Updated on June 23, 2020
Originally published on December 15, 2019
All eyes may be on Washington, D.C., but states and cities are testing out policies and programs that could prove successful across the country.
State and local experiments in governance have long been an American tradition. In 1870, Wyoming gave women the right to vote in local elections, paving the way for national women’s suffrage 50 years later. In 2003, New York City banned smoking in bars, restaurants, and most workplaces; today, indoor smoking is almost unheard of outside of casinos and cigar lounges. Supreme Court Justice Louis Brandeis famously called states the “laboratories of democracy,” describing how different parts of the country could test out new policies, which others across the country could replicate or improve upon if successful.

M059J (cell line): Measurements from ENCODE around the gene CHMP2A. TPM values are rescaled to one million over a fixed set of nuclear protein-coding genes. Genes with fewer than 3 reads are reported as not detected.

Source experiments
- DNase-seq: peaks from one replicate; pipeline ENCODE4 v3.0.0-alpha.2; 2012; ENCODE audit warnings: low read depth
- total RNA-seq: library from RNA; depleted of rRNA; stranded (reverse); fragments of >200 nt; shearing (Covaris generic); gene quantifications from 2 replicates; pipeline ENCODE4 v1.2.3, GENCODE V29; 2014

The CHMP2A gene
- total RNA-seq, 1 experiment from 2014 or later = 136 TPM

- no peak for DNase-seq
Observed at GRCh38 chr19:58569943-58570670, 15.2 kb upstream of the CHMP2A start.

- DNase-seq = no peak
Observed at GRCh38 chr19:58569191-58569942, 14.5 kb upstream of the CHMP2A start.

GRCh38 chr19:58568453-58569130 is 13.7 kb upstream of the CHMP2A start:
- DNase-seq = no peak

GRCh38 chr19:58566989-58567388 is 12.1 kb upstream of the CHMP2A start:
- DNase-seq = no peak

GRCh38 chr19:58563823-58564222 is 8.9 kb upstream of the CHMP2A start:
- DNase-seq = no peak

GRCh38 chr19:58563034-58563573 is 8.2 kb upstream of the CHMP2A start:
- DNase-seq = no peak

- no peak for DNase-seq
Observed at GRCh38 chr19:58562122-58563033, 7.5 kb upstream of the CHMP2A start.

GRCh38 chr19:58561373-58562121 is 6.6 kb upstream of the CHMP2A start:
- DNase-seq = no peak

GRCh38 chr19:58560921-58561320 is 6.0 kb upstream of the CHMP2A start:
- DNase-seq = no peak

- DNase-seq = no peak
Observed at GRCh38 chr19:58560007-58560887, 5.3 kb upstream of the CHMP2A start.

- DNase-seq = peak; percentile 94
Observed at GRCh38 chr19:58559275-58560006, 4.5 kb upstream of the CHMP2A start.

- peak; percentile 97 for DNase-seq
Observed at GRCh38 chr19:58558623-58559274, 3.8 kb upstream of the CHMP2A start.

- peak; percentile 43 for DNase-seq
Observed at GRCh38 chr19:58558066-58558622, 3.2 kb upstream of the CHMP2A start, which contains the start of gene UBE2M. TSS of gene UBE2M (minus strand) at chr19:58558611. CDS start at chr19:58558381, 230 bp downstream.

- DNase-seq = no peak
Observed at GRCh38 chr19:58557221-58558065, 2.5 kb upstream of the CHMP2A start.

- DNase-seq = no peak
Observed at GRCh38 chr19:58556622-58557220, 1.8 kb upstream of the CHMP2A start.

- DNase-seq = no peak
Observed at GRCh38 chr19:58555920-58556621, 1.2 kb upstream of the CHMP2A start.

State and local governments have broad power to regulate for the common welfare of their people. The Constitution empowers Congress and the president to do some specific things, like negotiate international treaties, regulate trade, levy taxes, declare war, command the armed forces, and appoint various government officials. But as for everything else, the Tenth Amendment is clear: “The powers not delegated to the United States by the Constitution, nor prohibited by it to the States, are reserved to the States respectively, or to the people.”
While Congress and the White House seem to get all the press these days – perhaps because local media has shrunk dramatically – some of our most interesting public policy discussions are happening at the state and local levels. Here are four areas where states and localities are beta testing innovative policies.